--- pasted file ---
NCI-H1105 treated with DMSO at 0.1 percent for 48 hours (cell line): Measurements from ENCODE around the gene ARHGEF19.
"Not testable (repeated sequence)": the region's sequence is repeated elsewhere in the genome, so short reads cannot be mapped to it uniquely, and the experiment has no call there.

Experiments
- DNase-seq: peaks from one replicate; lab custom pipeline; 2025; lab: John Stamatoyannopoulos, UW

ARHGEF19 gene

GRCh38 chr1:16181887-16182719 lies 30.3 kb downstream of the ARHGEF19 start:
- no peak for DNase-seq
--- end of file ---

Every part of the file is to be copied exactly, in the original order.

NCI-H1105 treated with DMSO at 0.1 percent for 48 hours (cell line): Measurements from ENCODE around the gene ARHGEF19.
"Not testable (repeated sequence)": the region's sequence is repeated elsewhere in the genome, so short reads cannot be mapped to it uniquely, and the experiment has no call there.

Experiments
- DNase-seq: peaks from one replicate; lab custom pipeline; 2025; lab: John Stamatoyannopoulos, UW

ARHGEF19 gene

GRCh38 chr1:16181887-16182719 lies 30.3 kb downstream of the ARHGEF19 start:
- no peak for DNase-seq